Unlike the Gothenburg System, the Copenhagen System sees in human beings something more than purely physical or animal wants, and it aims at providing establishments where a maximum of possible social enjoyment can be obtained, with the help, not merely of aerated waters, but also of light beers of the kind already described. Hence the establishments known under a name which, literally translated, means ' Temperance Home.' Speaking generally, such a home provides (1) a series of comfortably furnished rooms, with bars at which light beers, aerated waters, coffee, chocolate, tea, sandwiches, cakes, etc., can be obtained; (2) other rooms where well-cooked meals at' popular prices' are served ; (3) billiard-rooms; and (4) a series of rooms, small and large, where the local societies or branches can hold their meetings, where dances, concerts, and social gatherings can take place, and where, also, amateur theatrical performances can be given, some of the larger rooms (capable of accommodating from 500 to 600 or more persons) being provided with stages for this purpose. Most of the larger rooms, and some also of the smaller, are furnished with pianos.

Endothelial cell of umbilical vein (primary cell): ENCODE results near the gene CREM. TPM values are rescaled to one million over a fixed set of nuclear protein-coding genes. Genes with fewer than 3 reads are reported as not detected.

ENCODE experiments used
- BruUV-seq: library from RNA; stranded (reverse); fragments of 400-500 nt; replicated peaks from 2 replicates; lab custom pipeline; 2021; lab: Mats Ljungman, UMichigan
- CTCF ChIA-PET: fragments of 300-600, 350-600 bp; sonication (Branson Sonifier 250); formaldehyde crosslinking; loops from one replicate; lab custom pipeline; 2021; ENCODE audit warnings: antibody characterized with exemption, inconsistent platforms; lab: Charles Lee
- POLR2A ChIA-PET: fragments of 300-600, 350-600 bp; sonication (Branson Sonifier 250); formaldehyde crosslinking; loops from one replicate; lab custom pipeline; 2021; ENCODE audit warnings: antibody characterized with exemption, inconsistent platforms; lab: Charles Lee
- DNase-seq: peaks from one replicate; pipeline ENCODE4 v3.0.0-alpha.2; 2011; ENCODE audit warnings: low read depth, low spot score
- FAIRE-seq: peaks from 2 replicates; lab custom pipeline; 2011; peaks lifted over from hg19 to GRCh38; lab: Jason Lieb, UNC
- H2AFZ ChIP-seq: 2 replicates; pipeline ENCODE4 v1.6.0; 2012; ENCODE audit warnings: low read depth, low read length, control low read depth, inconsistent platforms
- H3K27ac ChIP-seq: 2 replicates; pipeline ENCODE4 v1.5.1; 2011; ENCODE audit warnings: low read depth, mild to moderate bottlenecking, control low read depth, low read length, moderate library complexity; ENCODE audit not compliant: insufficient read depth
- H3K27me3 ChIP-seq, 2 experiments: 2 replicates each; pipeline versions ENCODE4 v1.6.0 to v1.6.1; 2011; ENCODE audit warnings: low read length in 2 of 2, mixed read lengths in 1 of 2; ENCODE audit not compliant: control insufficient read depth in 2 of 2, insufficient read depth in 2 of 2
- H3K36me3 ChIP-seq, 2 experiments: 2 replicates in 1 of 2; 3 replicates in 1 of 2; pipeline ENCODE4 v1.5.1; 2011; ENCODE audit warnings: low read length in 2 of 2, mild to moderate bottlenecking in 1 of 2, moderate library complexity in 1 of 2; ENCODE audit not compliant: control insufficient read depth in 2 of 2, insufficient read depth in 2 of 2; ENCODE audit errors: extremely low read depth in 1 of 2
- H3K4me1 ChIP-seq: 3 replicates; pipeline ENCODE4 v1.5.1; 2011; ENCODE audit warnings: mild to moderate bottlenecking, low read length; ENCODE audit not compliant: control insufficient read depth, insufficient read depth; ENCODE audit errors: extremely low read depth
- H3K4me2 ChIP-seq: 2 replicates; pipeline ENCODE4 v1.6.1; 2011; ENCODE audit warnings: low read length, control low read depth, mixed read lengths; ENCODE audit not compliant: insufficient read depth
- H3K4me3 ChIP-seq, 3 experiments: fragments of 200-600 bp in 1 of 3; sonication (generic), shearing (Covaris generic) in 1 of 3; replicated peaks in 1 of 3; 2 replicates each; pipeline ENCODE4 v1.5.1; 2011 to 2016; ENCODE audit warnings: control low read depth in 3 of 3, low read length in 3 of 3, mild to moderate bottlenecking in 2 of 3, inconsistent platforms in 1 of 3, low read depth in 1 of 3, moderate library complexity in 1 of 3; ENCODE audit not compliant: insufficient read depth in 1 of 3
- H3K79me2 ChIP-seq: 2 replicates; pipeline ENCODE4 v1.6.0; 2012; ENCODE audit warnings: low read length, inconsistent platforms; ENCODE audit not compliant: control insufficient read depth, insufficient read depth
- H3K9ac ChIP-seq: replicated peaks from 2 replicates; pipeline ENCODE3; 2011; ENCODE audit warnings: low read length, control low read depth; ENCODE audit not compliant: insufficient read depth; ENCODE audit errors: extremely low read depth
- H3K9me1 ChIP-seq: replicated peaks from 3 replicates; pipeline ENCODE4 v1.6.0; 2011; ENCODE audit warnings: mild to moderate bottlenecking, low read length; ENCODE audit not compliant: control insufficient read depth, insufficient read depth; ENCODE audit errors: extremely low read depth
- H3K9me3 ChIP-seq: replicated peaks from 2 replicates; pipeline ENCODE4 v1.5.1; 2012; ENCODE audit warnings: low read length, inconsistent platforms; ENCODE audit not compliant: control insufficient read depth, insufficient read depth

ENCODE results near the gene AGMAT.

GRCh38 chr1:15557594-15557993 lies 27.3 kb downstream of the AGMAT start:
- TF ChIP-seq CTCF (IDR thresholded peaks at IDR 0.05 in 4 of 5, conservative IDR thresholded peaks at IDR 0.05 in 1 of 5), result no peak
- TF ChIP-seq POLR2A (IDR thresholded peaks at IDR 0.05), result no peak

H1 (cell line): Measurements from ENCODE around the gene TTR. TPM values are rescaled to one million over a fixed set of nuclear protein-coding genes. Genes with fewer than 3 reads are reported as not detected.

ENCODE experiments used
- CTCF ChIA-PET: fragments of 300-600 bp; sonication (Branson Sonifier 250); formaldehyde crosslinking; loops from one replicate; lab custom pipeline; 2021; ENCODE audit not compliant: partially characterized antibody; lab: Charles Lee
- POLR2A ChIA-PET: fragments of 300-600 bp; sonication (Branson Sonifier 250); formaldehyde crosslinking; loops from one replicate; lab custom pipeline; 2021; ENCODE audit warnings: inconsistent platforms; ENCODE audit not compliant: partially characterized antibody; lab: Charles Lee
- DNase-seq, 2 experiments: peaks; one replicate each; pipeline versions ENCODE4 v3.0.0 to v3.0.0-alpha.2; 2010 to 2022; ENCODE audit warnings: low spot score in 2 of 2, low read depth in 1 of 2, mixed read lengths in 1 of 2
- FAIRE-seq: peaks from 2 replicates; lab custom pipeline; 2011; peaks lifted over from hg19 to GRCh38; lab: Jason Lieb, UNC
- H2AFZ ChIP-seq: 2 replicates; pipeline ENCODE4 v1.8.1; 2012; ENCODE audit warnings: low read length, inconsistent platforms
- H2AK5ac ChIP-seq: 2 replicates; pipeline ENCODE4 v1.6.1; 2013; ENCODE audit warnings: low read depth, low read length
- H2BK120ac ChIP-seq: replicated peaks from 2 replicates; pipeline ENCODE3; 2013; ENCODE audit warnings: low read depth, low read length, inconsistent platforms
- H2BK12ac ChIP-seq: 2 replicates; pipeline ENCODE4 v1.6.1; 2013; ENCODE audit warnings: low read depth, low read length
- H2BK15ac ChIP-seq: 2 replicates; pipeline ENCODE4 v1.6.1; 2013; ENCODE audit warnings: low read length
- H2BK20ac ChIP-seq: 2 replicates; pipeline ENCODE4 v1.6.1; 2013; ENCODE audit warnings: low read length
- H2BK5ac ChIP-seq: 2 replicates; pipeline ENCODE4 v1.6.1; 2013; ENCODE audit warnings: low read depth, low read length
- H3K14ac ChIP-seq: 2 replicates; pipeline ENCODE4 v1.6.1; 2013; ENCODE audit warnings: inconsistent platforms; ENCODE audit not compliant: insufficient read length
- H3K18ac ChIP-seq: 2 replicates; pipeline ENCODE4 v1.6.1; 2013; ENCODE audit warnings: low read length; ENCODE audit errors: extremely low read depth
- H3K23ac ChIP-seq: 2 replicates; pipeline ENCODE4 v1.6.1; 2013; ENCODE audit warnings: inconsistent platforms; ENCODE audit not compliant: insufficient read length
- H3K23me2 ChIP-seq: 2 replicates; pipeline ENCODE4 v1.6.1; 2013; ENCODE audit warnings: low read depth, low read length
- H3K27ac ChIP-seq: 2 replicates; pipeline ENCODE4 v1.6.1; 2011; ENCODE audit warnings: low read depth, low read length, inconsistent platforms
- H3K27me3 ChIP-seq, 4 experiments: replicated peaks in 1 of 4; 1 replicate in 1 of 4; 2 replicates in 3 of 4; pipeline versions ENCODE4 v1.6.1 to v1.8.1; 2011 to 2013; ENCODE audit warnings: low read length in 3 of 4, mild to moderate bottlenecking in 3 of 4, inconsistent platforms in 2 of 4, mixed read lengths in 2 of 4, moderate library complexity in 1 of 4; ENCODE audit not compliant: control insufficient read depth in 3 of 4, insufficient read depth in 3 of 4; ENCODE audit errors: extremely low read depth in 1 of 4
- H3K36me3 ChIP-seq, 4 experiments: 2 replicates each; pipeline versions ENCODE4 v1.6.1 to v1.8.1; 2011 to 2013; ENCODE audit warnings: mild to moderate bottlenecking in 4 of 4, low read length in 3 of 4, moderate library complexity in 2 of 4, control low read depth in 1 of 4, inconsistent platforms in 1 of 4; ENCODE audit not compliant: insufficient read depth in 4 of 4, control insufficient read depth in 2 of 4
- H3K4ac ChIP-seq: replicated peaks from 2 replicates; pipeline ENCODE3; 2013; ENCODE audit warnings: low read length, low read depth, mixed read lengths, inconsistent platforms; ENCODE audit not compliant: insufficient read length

The first of these establishments was not started in Copenhagen until about six or seven years ago, and there are now seven of them in different parts of the city. Of those I visited, one had cost £9,500 to construct, and another had cost £11,000. The bulk of the necessary capital for the erection of such houses can readily be borrowed from the local banks, which seem to have acquired great confidence in the system. The houses have, in fact, proved to be thoroughly self-supporting, the receipts from the beverages and food supplied, and also from the hire of the meeting or assembly rooms by the local societies, leaving a modest balance of profit after defraying all charges. At one house I found that no fewer than thirty-six local societies or branches held their regular meetings on the premises, certain rooms being allotted to them on specified days of the week. I was invited to attend one of these meetings — a gathering of the local branch of the Blue Ribbon Army—and I regret that indisposition, following on a chill I had contracted at Gothenburg, prevented me from